In June 1968, eight people from the United States traveled to Israel for the purpose of studying agricultural cooperatives on leased land. Their hope was that something similar might be applied in the rural South to improve the condition of impoverished African American sharecroppers, tenants, and farmers who were being forced off the land, an economic consequence of the mechanization of agriculture or a political consequence of their participation in the Southern civil rights struggle.
The U.S. delegation included:
- Slater King, a local businessman and civil rights leader from Albany, Georgia;
- Marion King, Slater’s wife, who had been one of the first African Americans to register to vote as Albany’s civil rights movement gathered steam in the early 1960s;
- Bob Swann, U.S. field director for the International Independence Institute in Massachusetts;
- Fay Bennett, the executive director of the National Sharecroppers Fund, a nonprofit advocacy organization created in 1937 to publicize the plight of sharecroppers and tenant farmers and to push for protective legislation, social services, and economic opportunities for these agricultural workers;
- Leonard Smith, a colleague of Fay Bennett’s at the National Sharecroppers Fund;
- Lewis Black, a board member of the Southwest Alabama Farmers’ Cooperative Association;
- Albert Turner, field director for the Southern Conference Leadership Conference in Alabama; and
- Charles Sherrod, a founder and former organizer for the Student Nonviolent Coordinating Committee who had recently returned to Georgia after earning a Doctor of Divinity degree from Union Theological Seminary.
What drew these eight activists to Israel was the opportunity to learn more about the county’s kibbutzim and moshavim, planned agricultural communities that operated cooperative enterprises on land that was leased from the Jewish National Fund (JNF). Founded in 1901 by Zionists who were influenced by the writings of Henry George, the JNF purchased land in Ottoman Palestine (later Israel) and later made it available for Jewish settlement and development through 99-year ground leases. Its policy from the beginning was to serve “as the Jewish People’s trustee of the land,” in the words of JNF’s charter, which meant almost never selling any of its holdings. This principle was later enshrined in the new country’s Basic Law, stipulating that “The ownership of Israel lands . . . shall not be transferred either by sale or in any other manner.” Long-term leasing was allowed; selling was not.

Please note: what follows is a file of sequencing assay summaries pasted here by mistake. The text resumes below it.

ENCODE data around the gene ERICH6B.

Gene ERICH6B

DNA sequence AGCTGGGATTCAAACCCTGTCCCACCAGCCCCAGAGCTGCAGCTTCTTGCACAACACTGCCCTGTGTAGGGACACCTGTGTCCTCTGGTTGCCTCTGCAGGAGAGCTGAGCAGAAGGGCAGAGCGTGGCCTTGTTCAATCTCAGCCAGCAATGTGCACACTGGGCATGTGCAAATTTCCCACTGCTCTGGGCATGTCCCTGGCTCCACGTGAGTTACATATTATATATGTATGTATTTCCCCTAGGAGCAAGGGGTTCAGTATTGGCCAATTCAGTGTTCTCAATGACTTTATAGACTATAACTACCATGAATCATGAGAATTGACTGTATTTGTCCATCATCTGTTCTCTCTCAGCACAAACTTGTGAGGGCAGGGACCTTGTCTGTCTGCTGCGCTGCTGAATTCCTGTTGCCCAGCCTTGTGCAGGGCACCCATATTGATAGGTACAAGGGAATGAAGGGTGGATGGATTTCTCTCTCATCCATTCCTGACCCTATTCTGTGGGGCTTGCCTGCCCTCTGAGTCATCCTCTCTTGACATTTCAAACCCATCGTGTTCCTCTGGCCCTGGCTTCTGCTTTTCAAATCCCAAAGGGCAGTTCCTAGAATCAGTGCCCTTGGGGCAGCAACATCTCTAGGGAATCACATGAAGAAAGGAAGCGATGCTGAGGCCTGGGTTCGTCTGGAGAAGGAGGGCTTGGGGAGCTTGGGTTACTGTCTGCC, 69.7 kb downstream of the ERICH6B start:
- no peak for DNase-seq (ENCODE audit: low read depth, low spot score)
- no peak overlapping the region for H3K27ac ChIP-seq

The opportunity to study this sophisticated system of large-scale ground leasing was one of the reasons for the Americans’ trip to Israel in 1968. As much as they may have been inspired by India’s Gramdan villages, even to the point of talking about sparking a “Gramdan Movement in America,” the customs, laws, and economics surrounding ground leasing in Israel seemed a better fit for the United States.
The second attraction was Israel’s decades of success in doing rural development using experimental communities and agricultural cooperatives. The model that the Americans found the most attractive, during their month-long stay in Israel, was the moshav. They believed that the more collectivist approach to property, profits, and childrearing that characterized the kibbutz would be unacceptable to African Americans in rural Georgia. In a moshav, by contrast, purchasing, selling, and most production were done cooperatively, but each family had its own leasehold and held title to its own home.
The first moshav, Nahalal, was established in northern Israel in 1921. Nahalal’s land use plan, devised by architect Richard Kauffmann, became the pattern for many of the moshavim established before 1948. It is based on concentric circles, with the public buildings (school, administrative and cultural offices, cooperative shops and warehouses) in the center, the homesteads in the innermost circle, the farm buildings in the next, and beyond those, ever-widening circles of gardens and fields. By 1986, there were approximately 156,700 Israelis living on 448 moshavim.
When the American delegation returned to the United States, it was the moshav model they recommended to their friends and colleagues for adoption. The combination of community ownership of land, individual ownership if homes, and cooperative organization of revenue-generating enterprises seemed to them the perfect mix for the community development they hoped to do and the impoverished population they hoped to serve. One year later, after a participatory planning process led by the men and women who had made the trip to Israel, Articles of Incorporation were filed for New Communities Inc., “a nonprofit corporation to hold land in perpetual trust for the permanent use of rural communities.”
- Elaine Baldwin, Differentiation and Co-operation in an Israeli Veteran Moshav (Manchester University Press, 1972).
- International Independence Institute, “One Experiment: Organizing New Communities, Inc.,” Chapter Three in The Community Land Trust: A Guide to a New Model for Land Tenure in America (Cambridge, MA: Center for Community Economic Development, 1972).
- Bob Swann, “New Communities—5000 Acres and One Million Dollars,” Chapter 20 in Peace, Civil Rights, and the Search for Community: An Autobiography (Great Barrington, MA: Schumacher Society for a New Economics, 2001).
- S. Ilan Troen, Imagining Zion: Dreams, Designs, and Realities in a Century of Jewish Settlement (Yale University Press, 2003).
- Harry Viteles, History of the Cooperative Movement in Israel (Vallentine Mitchell & Company Ltd, 1968).
- D. Weintraub, M. Lissak, Y. Azmon, S. N. Eisenstadt, Moshava, Kibbutz, and Moshav: Patterns of Jewish Rural Settlement and Development in Palestine (Cornell University Press, 1969).